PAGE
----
September 27, 2013

Tween Reading…The Books that Kept Me Page-Turning Earlier this Year (Part 1)

This past Spring I spent a few months consulting with our favorite children's librarian back in Hudson, Miss Beth, and reading my way through the Tween bookshelves. If she recommended it, I read it. And for the better part of 90 days I devoured 16 books…and had a ton of fun doing it!

Lesson learned: when you have a 2 and 4 year old, what better place to find your literary adventure launchpad than your local children's library? I was spending all my time there anyway! And it was much easier to peruse books for myself while keeping a watchful eye on the tots-at-play when I didn't have the leave the children's area.

Well, I've been meaning to share the fruits of my adventure with you for quite some time. And it seems there is no time like the present. So, welcome to part one of my many-part series on tween reading. I hope you enjoy this foray into the lives of 9-13 year olds as much as I did. There are some amazing authors in this genre, and I will most certainly be back to visit again soon.

And so we begin...

Eggs by Jerry Spinelli
This was the first book I read on this adventure. And what a lovely beginning it was…

David, 9, recently lost his mother to a freak accident. His father travels for work constantly, leaving him to take his anger and grief out on his grandmother. Primrose, 13, is a strong, smart girl living with an unstable, flighty mother. Despite their age difference, David and Primrose forge a tight bond within a sometimes rocky friendship, eventually helping each other deal with what is missing in their lives.

It is a beautiful, moving story about two very quirky, yet totally lovable kids. You will grow to love them both and cheer for their happy endings. Eggs is a sweet story with well-crafted prose…and it's a super quick read (as are most of the tween books). I highly recommend it. (Plus it made me love the name Primrose.)

Drums, Girls and Dangerous Pie by Jordan Sonnenblick
Okay, so technically I think this might qualify as Young Adult fiction, depending on your library, but I read it next and loved it, so here you go…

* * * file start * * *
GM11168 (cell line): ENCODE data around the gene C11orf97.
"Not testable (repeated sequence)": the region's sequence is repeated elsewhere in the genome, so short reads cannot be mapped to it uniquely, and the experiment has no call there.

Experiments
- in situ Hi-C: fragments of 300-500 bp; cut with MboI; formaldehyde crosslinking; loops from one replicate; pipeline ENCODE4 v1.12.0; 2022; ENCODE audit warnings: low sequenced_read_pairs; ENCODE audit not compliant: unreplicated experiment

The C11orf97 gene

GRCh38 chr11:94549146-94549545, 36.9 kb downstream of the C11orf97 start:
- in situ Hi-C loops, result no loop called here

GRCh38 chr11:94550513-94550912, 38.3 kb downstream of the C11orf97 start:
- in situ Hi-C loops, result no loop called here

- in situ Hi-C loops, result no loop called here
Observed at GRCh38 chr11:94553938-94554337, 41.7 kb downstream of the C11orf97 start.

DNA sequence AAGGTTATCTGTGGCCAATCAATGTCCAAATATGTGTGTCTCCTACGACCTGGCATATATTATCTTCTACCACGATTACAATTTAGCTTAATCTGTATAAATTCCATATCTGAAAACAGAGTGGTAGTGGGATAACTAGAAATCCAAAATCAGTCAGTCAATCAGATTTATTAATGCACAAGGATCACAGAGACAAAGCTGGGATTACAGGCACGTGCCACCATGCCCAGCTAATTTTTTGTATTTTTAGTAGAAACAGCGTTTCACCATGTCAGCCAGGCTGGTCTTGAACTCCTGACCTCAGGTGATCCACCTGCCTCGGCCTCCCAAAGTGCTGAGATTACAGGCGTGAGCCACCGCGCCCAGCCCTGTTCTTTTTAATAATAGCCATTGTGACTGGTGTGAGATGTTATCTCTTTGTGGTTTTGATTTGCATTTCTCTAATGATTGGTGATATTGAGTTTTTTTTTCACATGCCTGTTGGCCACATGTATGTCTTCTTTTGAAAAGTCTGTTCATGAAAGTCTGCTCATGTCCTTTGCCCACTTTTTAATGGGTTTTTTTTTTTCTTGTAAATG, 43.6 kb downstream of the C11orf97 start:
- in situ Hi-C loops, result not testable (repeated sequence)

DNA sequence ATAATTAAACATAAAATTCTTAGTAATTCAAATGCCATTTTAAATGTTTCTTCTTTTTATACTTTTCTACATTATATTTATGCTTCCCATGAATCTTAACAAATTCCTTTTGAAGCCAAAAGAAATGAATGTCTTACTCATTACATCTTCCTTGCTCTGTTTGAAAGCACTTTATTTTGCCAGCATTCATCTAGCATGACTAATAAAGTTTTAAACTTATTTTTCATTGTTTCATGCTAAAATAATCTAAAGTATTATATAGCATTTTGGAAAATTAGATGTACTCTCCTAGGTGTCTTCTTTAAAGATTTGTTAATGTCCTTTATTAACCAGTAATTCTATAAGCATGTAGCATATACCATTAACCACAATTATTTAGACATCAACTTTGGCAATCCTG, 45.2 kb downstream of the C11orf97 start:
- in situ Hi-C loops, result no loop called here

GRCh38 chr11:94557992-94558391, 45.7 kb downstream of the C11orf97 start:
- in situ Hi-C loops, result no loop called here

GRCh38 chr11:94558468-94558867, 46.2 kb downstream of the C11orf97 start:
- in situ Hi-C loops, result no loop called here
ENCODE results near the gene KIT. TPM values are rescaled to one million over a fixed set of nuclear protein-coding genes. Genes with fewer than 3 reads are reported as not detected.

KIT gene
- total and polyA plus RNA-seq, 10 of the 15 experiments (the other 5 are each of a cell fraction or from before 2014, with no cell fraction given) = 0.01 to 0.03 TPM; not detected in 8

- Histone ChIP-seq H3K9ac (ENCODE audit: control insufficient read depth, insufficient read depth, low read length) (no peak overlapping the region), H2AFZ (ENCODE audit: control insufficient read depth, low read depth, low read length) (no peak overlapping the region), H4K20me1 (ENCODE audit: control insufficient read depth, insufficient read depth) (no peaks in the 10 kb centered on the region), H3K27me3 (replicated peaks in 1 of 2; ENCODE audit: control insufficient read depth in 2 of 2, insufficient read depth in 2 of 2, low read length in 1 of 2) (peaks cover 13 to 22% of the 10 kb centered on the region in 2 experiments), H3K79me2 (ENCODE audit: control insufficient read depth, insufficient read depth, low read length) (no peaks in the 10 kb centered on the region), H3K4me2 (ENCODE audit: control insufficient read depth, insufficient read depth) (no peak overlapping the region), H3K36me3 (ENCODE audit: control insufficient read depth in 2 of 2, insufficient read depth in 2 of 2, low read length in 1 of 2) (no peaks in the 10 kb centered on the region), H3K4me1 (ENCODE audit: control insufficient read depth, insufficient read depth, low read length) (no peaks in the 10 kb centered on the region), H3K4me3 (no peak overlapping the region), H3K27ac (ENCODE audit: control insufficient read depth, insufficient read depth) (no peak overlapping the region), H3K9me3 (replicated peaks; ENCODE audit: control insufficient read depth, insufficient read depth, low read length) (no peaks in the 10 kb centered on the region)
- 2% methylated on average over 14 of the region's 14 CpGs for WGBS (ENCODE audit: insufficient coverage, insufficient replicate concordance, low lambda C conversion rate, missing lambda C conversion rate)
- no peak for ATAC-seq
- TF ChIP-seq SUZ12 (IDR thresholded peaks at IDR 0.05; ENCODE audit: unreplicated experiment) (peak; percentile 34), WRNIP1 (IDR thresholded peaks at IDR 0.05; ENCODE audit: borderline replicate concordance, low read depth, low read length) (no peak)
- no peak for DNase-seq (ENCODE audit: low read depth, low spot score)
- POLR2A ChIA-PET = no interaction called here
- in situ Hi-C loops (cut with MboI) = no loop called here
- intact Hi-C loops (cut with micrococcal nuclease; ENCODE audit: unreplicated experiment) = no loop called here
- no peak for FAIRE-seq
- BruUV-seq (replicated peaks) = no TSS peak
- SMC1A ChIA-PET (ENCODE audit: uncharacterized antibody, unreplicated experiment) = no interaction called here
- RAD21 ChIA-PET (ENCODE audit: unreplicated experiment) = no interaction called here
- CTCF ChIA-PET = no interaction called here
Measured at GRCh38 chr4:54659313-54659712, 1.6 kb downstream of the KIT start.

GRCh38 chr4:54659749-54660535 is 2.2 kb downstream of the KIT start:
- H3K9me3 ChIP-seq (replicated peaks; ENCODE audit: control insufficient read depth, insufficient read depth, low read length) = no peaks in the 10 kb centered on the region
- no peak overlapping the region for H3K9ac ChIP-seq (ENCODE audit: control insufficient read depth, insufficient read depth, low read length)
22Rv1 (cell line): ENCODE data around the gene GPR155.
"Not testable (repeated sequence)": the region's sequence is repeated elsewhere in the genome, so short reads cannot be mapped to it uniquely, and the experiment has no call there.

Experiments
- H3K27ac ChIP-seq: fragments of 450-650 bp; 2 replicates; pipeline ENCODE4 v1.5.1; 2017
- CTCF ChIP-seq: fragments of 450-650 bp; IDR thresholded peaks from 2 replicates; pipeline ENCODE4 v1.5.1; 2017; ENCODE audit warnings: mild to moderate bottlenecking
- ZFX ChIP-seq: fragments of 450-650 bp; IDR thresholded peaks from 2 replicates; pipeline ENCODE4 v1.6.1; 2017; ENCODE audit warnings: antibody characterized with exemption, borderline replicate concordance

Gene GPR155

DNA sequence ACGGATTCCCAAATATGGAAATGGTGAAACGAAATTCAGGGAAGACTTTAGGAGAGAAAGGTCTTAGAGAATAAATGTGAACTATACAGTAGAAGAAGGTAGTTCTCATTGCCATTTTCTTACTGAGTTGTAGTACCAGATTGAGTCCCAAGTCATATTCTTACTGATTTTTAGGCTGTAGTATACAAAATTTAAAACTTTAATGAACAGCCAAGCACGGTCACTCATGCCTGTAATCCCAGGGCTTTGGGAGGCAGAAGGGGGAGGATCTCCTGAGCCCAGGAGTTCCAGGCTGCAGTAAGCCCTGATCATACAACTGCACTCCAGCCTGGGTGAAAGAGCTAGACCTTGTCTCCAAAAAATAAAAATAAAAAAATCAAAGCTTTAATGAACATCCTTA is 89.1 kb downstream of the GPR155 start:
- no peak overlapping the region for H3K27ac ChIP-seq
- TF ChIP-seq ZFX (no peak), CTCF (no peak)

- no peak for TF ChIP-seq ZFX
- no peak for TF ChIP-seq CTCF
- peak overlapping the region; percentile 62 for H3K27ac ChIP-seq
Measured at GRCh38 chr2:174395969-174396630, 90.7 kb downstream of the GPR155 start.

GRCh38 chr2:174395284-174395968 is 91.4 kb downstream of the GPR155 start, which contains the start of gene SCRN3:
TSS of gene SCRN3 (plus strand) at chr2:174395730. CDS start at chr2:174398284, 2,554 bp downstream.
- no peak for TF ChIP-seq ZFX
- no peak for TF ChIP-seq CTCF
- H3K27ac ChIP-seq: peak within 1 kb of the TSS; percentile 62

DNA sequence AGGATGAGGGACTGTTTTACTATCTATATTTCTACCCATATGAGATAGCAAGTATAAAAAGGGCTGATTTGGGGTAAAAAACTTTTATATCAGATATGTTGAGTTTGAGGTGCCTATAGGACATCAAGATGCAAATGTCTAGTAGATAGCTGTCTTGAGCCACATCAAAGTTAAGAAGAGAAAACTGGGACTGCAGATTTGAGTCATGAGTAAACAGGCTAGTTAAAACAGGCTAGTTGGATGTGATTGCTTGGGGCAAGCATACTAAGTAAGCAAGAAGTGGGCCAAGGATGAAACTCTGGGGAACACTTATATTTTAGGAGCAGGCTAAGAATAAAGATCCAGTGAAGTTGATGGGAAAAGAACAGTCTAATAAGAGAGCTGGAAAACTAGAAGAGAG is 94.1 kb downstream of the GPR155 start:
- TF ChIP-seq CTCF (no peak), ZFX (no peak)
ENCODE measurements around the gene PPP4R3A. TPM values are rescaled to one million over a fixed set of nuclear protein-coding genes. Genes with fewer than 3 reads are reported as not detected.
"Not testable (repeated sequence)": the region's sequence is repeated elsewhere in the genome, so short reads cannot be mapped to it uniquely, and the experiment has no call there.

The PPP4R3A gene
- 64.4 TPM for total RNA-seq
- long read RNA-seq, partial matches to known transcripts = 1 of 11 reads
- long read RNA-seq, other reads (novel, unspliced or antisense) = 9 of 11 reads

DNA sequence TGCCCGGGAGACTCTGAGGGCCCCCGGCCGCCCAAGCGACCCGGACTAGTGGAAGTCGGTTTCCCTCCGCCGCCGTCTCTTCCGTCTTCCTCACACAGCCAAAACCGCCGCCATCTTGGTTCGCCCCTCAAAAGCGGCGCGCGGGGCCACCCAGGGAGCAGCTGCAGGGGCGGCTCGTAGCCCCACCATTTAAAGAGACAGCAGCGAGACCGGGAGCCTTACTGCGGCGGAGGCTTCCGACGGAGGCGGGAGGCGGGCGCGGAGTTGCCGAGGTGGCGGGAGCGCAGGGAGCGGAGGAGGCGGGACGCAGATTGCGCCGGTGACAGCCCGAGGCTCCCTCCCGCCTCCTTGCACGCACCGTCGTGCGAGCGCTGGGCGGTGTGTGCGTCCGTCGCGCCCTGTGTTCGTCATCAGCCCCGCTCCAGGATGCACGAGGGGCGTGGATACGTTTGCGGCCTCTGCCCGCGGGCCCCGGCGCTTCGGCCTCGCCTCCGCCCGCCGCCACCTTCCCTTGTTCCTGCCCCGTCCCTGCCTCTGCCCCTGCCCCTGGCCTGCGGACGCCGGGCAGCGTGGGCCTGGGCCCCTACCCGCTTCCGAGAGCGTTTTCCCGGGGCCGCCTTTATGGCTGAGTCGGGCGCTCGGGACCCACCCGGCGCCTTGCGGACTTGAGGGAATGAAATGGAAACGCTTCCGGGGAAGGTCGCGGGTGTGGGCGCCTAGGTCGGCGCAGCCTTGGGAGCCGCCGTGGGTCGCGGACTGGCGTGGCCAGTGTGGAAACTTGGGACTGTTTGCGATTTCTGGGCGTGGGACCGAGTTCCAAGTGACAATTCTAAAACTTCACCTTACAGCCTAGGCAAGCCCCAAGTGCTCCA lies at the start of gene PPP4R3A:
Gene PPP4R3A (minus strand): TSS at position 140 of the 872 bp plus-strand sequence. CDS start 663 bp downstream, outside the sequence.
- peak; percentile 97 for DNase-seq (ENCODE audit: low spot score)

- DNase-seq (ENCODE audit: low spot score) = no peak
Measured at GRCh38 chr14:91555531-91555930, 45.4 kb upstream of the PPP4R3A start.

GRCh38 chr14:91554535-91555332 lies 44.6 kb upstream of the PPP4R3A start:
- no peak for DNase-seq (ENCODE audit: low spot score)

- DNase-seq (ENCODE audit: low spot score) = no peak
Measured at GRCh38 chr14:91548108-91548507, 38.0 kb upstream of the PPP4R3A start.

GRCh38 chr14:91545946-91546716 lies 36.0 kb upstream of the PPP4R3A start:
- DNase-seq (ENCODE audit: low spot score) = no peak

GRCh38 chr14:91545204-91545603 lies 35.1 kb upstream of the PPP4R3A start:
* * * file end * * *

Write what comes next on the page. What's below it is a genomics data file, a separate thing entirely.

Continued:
This story is both hilarious and heartbreaking and it captures early adolescence so well you will feel like you're back in it…or at least it will stir up memories and visceral feelings from that time in your life and you will look back on that kid-you-once-were with fondness and compassion.

Steven is living the normal 13 year old's life, complete with playing drums in the jazz band, a crush on the hot girl, and an annoying younger brother…until that brother is diagnosed with leukemia, leaving Steven to attempt to navigate his new, strange world. He is, quite realistically, equal parts selfish teenager and caring champion.

It's a great read. (But you might shed a few tears.)

Olive's Ocean by Kevin Henkes
Kevin Henkes is an amazingly talented author. He wrote one of my favorite picture books My Garden, as well as the sweet Chrysanthemum. And I've now read two of his tween books, both lovely. Olive's Ocean was next on my librarian reco list.

12 year old Martha and her family are headed to her grandmother's home in New England for their annual summer visit when the mother of her deceased classmate, Olive, arrives on her doorstep with a page from her daughter's journal. In this single page Martha learns more about the quiet Olive than she ever knew before, and finds a kinship with this girl who is already gone. At the Cape, Martha realizes that things in her life are changing: she is faced with her Grandmother's mortality, as well as her own, she watches her father struggle with his own life choices, and she stumbles awkwardly into the world of Boys.

Kevin Henkes' book isn't splashy or showy or loud. It is quiet and subtle and well-crafted. And with him you will revisit the growing pains of childhood--the anguish and heartache and confusion, as well as the freedom and awe of being 12. You should go there.

Well, that should get you started. I'll be back soon with more tween reading reviews.

Until next time, happy reading!

September 20, 2013

The Return of This Week In Food… Crockpot Vegetarian Chili with Sweet Potatoes

It's that time of year again…time for soups and stews, time for big, bubbling pots on the stove and stewing crockpots on countertops, time for homes that smell of roasting meats and veggies and simmering herbs and spices.